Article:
Apple spruced up its product line at an event Tuesday while slipping in quiet notice of a long-awaited software update, now due next week, designed to enhance the privacy of iPhone users at the expense of digital platforms such as Facebook that rely on data tracking for ad sales.
Timing for the software upgrade trickled out during a series of announcements for new iPads, iMac computers and more during a pre-recorded event that sometimes seemed like a one-hour infomercial for Apple.
As analysts expected, the launch focused on new iPads, specifically a new 12.9-inch iPad Pro which features the same Apple-designed M1 processor used in the MacBook Pro, MacBook Air and Mac mini models.
The M1 chip makes the iPad Pro by far the fastest in the iPad line, 50% faster than last year's iPad Pro which features the A12Z Bionic chip, also designed by Apple. Other features include a 5G wireless capability, Liquid Retina XDR and advanced mini-LED design. According to Apple, the new Liquid Retina XDR display and other technology refreshes can also be found in the new 11-inch iPad Pro.
"Taking a step back, in this WFH environment Apple has seen a major renaissance of growth from its iPad growth showing 40%+ YoY growth the last few quarters as more employees/students went through an iPad refresh," said Wedbush analyst Daniel Ives in a research note.
Ives predicts huge sales for Apple from the work-from-home crowd that has grown exponentially since the start of COVID-19, and are sorely in need of upgrades of their old devices.
"We estimate less than half of iPad users globally have gone through a refresh the last year with some clear pent-up demand that these new iPads will unleash in the next few quarters thus giving Apple another product tailwind," Ives said.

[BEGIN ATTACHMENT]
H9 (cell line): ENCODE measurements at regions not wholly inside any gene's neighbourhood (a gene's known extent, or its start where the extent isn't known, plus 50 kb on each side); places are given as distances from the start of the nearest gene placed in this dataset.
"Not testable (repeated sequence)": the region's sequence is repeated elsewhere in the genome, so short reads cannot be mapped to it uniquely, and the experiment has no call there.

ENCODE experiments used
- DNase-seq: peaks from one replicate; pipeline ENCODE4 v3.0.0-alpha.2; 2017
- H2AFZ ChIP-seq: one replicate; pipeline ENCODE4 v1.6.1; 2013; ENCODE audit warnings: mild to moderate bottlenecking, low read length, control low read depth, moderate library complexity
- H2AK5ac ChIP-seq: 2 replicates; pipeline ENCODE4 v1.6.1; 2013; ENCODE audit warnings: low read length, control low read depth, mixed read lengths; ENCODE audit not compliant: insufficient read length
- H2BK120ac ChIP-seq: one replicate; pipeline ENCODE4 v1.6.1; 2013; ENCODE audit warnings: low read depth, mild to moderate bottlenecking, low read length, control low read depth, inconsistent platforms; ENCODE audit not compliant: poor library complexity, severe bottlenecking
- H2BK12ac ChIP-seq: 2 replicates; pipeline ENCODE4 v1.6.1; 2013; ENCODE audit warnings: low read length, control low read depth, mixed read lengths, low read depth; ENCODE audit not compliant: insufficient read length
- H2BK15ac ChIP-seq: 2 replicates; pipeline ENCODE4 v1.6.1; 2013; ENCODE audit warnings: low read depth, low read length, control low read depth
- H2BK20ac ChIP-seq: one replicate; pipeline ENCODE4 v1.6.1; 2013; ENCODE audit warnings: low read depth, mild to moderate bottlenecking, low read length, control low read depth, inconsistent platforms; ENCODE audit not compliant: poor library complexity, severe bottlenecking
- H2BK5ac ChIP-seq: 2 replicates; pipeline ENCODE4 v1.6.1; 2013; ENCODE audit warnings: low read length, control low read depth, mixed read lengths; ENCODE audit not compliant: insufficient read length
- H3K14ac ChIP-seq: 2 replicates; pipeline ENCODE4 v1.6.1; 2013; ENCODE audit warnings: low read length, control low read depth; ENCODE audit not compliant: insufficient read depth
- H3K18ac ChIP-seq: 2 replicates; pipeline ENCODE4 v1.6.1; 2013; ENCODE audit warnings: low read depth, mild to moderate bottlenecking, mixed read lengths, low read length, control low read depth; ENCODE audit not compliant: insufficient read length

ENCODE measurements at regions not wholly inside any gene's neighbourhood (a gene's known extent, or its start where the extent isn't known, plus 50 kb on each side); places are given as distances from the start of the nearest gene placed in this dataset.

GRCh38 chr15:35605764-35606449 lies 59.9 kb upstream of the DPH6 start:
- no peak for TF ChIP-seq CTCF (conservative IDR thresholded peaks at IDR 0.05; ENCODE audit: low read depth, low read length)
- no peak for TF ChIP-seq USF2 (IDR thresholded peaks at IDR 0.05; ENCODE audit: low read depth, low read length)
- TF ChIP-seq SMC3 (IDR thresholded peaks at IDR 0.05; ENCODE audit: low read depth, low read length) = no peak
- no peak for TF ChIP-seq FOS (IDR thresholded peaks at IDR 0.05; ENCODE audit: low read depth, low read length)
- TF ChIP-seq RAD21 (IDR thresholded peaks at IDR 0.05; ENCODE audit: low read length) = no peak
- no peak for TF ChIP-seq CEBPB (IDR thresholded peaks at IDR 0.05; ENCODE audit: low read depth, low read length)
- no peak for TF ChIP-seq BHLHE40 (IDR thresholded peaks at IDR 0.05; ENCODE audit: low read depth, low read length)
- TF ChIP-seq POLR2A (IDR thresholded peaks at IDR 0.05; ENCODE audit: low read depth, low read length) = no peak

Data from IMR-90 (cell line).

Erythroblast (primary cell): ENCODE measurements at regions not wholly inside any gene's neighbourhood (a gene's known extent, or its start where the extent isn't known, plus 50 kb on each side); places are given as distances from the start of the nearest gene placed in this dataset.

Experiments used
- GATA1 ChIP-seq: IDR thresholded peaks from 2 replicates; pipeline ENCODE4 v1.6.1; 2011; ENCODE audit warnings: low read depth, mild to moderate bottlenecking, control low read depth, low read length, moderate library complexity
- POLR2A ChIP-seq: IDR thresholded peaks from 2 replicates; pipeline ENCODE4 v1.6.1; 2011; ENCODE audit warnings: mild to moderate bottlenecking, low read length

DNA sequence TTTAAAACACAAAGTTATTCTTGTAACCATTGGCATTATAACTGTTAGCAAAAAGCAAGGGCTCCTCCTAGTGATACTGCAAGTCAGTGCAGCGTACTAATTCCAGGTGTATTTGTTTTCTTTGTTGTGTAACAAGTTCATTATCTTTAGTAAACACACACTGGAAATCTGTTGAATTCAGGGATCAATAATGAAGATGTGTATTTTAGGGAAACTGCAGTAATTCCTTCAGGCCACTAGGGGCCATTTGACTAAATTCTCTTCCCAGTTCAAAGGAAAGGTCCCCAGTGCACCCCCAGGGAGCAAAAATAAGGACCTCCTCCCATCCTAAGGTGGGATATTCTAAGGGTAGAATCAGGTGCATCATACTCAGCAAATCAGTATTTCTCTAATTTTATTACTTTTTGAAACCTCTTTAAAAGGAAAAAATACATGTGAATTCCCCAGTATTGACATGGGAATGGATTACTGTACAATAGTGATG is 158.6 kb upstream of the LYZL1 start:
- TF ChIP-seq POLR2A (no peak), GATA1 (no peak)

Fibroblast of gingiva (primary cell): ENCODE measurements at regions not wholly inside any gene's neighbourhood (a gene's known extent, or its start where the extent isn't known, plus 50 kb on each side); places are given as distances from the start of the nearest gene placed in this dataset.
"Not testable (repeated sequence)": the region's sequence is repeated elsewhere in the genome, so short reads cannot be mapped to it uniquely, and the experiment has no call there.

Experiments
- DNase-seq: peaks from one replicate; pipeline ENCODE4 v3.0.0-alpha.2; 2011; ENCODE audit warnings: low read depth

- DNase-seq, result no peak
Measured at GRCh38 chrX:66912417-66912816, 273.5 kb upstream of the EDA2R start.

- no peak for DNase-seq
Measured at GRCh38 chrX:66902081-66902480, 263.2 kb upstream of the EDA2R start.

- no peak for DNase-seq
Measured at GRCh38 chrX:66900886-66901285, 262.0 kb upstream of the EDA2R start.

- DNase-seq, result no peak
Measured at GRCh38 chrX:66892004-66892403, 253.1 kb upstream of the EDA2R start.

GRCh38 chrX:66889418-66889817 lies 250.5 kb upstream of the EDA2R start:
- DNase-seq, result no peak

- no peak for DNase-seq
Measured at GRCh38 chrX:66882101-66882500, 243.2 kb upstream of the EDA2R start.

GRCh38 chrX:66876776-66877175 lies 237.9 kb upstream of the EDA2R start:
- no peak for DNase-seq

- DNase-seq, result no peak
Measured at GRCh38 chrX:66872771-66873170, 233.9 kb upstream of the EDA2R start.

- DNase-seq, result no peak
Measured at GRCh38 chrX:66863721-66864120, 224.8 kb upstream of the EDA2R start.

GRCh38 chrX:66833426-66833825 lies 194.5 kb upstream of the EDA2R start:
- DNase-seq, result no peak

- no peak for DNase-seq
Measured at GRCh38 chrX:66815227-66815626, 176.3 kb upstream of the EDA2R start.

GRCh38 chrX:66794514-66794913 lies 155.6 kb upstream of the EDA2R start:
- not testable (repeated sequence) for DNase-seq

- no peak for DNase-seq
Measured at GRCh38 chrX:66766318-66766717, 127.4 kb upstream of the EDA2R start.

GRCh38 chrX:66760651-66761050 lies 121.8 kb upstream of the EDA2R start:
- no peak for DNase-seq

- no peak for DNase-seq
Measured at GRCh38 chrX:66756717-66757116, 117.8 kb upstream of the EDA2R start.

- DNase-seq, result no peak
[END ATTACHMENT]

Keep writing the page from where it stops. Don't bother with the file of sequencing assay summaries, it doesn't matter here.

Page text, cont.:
AirTag with iOS 14.5
The company also showed off something called the AirTag, a coin-sized tracking device you can add to stuff you don't want to lose — your tortoise, your phone, your coffee cup or perhaps small children. Items carrying the AirTag can be securely located and tracked by iPhone users using the Find My app.
The AirTag, due in stores April 30, will require the iPhone software update called. That update will also include a new feature requiring apps to obtain explicit permission from users before tracking their activity and whereabouts. Apple said in a footnote to its AirTags announcement that the update will be released at some point next week.
Apple had previously only said that the update would be available in the spring. A similar software update is coming out for iPads as well.
The new privacy tool could drain billions of dollars of revenue from apps such as Facebook, which rely on tracking people on iPhones to collect personal information that helps them sell targeted ads.
The privacy feature, called App Tracking Transparency, will require apps running on Apple's iOS 14.5 platform to request permission from iPhone users before gathering their user or device data. To date, such apps have been free to track iPhone users automatically unless people take the time and trouble to prevent the snooping.
Apple originally planned to released the anti-tracking feature last September, but delayed it to give apps that ad-dependent "free" apps to adjust to the changes. Facebook spent part of the delay blasting Apple for a change that it says could make it difficult for smaller apps to survive without charging consumers. At the same time, Facebook has acknowledged to investors that its own ad revenue could also be hurt.
On the product front, Apple is rolling out new iMacs with better cameras and speakers for improved video meetings and sound and new iMac keyboards with the same fingerprint ID sensor that unlocks iPhones and iPads.
Apple's new paid podcast option will join an increasingly crowded field of digital antertainment and information subscription services. Those already include several from Apple, including music and video streaming options that feed off the nearly 1.6 billion devices currently in use by the company's mostly affluent customers.
The popularity of those products and services have turned Apple into one of the world's most profitable companies with a market value of $2.2 trillion, twice where it stood when the pandemic began.